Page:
It is not so important what the names of the priorities are as long as they are understood and agreed by the stakeholders. As a rule of thumb, no more than a third of requirements should be mandatory.
there will usually be one (or more) stakeholders who are, effectively, owners or originators of a requirement. This usually means they have a vested interest in its delivery and should be consulted on any changes or its removal.
There are some other attributes which are optional but should be considered depending on the specific project:
This is useful if the requirements are being considered by a group of people and they need to reach consensus on whether a proposed requirement should be submitted. Possible statuses would include – draft, reviewed, approved, rejected
The requirements will become very pared down, simple statements which don’t shed any light on why the requirement exists. This field can be used to capture the reason why the requirement exists which is useful when the project objectives are changed
This shows relationships between requirements where one is dependent on another.
- parent requirement
This allows a hierarchy of requirements to be developed. i.e. high level based on business objectives and child requirements which flesh out the detail
It may be useful to group related requirements together. For example, there may be a business unit responsible for regulatory issues and another for legal. Ensure this adds value and is not confused with Owner.
The big picture
Typically, the requirements should be presented as part of a larger document that provides context and describes other relevant information. This would include, as a minimum, the following:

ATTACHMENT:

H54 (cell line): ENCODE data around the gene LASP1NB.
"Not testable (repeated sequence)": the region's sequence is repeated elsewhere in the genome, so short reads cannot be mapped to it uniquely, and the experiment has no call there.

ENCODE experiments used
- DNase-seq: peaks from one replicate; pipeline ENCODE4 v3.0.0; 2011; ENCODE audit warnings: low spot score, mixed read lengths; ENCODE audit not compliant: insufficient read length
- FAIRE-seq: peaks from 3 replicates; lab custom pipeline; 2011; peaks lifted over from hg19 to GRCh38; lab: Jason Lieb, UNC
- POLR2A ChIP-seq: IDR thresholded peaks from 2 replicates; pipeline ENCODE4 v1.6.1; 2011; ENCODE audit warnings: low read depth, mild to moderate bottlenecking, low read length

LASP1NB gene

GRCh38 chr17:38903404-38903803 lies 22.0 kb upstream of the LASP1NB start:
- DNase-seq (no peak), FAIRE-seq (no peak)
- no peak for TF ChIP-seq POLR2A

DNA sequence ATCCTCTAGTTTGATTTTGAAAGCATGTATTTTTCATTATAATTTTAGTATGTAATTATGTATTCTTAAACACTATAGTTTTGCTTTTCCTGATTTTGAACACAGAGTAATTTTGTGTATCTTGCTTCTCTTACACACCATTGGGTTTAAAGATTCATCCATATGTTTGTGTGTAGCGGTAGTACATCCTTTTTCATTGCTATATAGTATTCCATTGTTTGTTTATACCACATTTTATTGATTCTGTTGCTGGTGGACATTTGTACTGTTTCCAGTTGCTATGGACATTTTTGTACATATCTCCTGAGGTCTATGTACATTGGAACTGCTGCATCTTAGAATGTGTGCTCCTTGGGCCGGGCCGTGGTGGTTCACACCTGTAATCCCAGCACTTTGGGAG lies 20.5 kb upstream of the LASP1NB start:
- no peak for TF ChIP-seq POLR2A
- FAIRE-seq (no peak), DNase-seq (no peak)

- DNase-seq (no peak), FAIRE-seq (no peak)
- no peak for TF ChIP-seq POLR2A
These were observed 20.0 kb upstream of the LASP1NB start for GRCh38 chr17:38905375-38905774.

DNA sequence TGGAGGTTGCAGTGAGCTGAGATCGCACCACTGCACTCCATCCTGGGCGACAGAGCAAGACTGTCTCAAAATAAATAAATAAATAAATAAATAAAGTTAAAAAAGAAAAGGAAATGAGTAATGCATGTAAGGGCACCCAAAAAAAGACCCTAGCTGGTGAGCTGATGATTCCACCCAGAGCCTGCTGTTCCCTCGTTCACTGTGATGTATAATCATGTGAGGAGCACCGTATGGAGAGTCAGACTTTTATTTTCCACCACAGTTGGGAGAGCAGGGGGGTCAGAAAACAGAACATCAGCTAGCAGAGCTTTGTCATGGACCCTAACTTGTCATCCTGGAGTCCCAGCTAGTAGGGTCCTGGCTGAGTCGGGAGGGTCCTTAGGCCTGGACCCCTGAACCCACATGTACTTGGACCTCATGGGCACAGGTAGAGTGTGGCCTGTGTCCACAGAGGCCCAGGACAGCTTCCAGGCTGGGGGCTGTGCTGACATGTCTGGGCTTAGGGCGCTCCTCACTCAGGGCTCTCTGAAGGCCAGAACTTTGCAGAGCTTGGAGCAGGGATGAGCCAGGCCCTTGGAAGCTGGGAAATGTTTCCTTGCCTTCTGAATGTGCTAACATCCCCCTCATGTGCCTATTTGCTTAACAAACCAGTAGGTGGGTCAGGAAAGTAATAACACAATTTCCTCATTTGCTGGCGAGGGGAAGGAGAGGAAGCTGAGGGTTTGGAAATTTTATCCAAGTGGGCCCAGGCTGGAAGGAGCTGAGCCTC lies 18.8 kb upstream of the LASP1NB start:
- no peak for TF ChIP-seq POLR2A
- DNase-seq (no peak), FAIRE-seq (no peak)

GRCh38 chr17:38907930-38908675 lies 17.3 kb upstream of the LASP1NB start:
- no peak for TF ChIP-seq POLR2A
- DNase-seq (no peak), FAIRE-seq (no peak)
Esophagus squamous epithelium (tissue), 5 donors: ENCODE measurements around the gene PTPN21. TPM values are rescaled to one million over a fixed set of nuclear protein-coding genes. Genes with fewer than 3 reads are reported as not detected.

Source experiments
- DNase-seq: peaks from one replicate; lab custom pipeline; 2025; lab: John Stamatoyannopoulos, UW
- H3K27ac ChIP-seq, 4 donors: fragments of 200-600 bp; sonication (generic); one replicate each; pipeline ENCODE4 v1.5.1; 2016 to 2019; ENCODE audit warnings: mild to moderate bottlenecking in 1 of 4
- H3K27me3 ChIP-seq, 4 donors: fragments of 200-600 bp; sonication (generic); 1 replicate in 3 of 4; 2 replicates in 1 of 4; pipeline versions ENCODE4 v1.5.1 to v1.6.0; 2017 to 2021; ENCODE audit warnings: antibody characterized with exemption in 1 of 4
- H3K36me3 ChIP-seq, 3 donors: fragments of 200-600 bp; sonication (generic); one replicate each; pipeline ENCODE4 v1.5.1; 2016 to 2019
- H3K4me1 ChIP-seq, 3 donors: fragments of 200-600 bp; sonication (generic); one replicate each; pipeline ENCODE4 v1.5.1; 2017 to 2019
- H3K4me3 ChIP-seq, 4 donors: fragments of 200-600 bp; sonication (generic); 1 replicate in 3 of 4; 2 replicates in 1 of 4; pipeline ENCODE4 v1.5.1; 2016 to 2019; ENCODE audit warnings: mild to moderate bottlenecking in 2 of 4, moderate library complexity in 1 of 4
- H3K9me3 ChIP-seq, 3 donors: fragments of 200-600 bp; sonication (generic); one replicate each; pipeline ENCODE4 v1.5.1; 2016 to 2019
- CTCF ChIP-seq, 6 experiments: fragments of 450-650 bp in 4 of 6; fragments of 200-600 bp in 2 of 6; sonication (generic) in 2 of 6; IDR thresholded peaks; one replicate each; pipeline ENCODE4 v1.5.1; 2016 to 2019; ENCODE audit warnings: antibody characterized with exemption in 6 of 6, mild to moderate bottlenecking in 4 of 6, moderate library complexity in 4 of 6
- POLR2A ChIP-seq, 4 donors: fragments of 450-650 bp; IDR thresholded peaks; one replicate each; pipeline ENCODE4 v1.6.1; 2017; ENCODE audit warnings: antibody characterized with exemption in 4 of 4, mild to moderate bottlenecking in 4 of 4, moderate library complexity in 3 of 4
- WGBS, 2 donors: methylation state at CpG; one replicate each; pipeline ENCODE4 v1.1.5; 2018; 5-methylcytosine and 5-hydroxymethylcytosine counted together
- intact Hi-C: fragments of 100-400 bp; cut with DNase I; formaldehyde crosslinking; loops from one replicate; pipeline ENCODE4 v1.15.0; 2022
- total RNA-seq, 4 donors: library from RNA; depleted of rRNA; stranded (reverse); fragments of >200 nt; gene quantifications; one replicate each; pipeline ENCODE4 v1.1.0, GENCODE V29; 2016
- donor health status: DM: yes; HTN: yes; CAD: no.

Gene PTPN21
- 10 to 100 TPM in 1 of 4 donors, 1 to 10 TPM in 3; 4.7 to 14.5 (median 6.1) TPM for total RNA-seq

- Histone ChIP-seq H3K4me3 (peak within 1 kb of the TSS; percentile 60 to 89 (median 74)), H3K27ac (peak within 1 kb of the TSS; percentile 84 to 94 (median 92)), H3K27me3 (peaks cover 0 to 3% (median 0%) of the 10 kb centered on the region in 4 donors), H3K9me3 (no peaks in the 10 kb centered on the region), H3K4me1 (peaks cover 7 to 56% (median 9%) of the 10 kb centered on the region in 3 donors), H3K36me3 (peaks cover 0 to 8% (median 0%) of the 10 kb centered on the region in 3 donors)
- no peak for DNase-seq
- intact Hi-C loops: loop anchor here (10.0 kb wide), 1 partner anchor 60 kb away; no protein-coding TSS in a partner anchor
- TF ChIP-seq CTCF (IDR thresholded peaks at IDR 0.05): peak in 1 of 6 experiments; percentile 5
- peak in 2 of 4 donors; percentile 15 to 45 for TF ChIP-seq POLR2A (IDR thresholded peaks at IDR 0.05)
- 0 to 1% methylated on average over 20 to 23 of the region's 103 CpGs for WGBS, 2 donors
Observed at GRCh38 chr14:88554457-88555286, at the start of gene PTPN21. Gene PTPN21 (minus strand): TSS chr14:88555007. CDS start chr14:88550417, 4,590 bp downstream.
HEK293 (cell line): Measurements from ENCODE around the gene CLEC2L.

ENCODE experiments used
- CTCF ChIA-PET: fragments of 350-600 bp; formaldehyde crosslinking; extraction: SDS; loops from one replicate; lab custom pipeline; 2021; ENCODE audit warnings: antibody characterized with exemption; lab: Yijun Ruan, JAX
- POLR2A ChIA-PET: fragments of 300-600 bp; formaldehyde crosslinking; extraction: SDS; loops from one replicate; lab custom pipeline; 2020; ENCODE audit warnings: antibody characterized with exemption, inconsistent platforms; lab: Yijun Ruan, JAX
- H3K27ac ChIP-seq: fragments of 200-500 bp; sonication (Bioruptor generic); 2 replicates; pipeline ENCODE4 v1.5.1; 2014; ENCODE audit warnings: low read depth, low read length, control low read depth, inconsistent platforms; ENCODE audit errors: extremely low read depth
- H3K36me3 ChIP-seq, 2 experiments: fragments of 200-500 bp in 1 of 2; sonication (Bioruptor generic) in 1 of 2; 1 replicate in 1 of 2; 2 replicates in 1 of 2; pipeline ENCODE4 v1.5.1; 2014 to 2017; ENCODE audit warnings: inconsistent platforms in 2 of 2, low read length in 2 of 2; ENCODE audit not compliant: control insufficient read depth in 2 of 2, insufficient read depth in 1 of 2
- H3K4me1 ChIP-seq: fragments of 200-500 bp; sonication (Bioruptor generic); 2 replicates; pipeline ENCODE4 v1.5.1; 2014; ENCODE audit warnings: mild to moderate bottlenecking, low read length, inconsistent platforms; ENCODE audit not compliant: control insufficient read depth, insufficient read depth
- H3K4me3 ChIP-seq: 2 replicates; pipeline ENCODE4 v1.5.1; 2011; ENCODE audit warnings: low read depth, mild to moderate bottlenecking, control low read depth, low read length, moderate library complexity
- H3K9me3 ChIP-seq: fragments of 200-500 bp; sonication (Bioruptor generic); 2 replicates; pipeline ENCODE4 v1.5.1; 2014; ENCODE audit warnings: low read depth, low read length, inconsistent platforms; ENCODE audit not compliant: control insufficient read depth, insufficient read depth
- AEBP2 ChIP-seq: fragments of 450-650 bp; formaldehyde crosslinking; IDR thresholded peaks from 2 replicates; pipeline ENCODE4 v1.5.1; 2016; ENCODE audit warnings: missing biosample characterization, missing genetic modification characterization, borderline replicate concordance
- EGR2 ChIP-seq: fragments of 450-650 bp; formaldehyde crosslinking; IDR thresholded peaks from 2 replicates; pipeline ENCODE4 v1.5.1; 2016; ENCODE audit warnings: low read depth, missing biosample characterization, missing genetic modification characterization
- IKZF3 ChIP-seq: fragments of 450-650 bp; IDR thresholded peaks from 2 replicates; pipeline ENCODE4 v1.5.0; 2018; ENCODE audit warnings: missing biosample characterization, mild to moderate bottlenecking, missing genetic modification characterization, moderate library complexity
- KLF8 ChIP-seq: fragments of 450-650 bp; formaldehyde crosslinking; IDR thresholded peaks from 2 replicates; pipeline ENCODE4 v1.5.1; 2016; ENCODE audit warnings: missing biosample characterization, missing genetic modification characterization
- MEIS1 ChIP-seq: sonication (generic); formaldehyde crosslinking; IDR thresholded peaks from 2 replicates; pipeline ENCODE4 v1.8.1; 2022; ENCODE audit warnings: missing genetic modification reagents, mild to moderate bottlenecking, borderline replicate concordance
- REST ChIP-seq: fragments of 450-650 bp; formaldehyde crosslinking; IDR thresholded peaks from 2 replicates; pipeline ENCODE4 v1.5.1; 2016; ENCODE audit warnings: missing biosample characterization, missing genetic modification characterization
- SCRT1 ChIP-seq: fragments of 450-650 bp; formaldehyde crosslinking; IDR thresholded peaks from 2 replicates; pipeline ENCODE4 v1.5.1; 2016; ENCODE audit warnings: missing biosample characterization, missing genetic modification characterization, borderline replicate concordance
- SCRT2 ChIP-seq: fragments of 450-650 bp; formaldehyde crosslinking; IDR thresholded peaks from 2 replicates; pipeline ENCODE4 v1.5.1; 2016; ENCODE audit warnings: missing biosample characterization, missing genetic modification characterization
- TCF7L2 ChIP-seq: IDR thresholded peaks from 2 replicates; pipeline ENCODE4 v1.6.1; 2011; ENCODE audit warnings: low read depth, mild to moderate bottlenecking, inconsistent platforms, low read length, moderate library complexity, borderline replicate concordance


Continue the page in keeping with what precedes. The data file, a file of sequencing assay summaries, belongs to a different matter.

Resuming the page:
- the business context, including the strategy and objectives
- relevant business process(es) – current and planned (or ‘to be’ and ‘as is’)
- the scope of the project
- broad description of the user population
- glossary or definition of terms
- assumptions, issues and risks
- dependencies (other projects or existing processes and systems)
This document may contain other supporting information such as a high level use case model(s) (see Use Cases – an Introduction) and business object model(s) which show the key business entities and their relationships.
Requirement statements vs other forms of expressing requirements (e.g. use cases)
It is important not to use the simple requirement statement described above for the finest detail of system behaviour or characteristics. There is a risk of producing a very large document which is in essence a series of declarative statements that describe the desired system behaviour.
This is not appropriate when defining all of the system behaviour as there are much more ‘user friendly’ models for defining behaviour (e.g. use cases, prototypes for illustrative purposes) or entities, data and relationships (e.g. business object models/domain models, state transition diagrams) for defining data.
It is the job of the business analyst to interpret and he/she should be able to select the moset effective means of communication and should not rely on prescriptive approaches as there is no one approach that works in all situations.
Requirements engineering is very effective at introducing formality which drives better quality and provides an effective means of measuring and ensuring delivery. However, there are more effective techniques to communicate the detailed system behaviour in support of the requirements.
You might find the following links useful:
‘Quality Requirements Checklist’ from Journal of Object Technology regarding quality of quality requirements – useful, academic article. Also see Nonfunctional requirements for more on quality requirements
Good requirements within this article from Wikipedia – concise table describing good requirements within this article
Thank you for reading this article, please make comments if you have questions, disagree or wish to discuss further